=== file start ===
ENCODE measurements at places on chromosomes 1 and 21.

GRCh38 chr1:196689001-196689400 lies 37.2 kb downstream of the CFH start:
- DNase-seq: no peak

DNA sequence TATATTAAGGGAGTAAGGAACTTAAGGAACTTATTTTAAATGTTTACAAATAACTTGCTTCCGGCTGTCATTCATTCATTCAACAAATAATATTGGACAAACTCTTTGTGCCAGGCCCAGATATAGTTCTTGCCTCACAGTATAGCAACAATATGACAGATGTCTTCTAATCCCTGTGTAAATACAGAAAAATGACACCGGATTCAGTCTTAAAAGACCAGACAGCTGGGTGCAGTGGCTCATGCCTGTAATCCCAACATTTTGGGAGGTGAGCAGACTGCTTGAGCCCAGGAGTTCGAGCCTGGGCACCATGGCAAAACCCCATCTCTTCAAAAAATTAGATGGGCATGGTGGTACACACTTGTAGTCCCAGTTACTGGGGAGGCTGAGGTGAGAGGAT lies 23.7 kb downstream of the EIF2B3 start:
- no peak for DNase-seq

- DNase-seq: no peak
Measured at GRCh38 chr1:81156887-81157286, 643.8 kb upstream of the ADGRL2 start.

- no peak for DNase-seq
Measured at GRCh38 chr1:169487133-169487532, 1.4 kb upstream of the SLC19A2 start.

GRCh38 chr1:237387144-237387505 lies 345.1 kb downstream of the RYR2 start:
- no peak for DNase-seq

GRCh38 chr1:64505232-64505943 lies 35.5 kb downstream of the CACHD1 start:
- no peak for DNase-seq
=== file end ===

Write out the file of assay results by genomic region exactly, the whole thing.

ENCODE measurements at places on chromosomes 1 and 21.

GRCh38 chr1:196689001-196689400 lies 37.2 kb downstream of the CFH start:
- DNase-seq: no peak

DNA sequence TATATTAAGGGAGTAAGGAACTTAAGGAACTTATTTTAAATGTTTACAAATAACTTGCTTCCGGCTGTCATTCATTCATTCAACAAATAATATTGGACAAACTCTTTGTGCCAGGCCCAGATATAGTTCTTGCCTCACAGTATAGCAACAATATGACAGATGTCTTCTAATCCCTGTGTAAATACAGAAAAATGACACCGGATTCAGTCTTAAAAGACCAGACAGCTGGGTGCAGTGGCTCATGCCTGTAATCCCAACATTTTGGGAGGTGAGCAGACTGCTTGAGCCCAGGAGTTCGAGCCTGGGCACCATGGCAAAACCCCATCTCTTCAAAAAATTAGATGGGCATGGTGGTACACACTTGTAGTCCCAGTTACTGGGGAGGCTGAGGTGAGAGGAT lies 23.7 kb downstream of the EIF2B3 start:
- no peak for DNase-seq

- DNase-seq: no peak
Measured at GRCh38 chr1:81156887-81157286, 643.8 kb upstream of the ADGRL2 start.

- no peak for DNase-seq
Measured at GRCh38 chr1:169487133-169487532, 1.4 kb upstream of the SLC19A2 start.

GRCh38 chr1:237387144-237387505 lies 345.1 kb downstream of the RYR2 start:
- no peak for DNase-seq

GRCh38 chr1:64505232-64505943 lies 35.5 kb downstream of the CACHD1 start:
- no peak for DNase-seq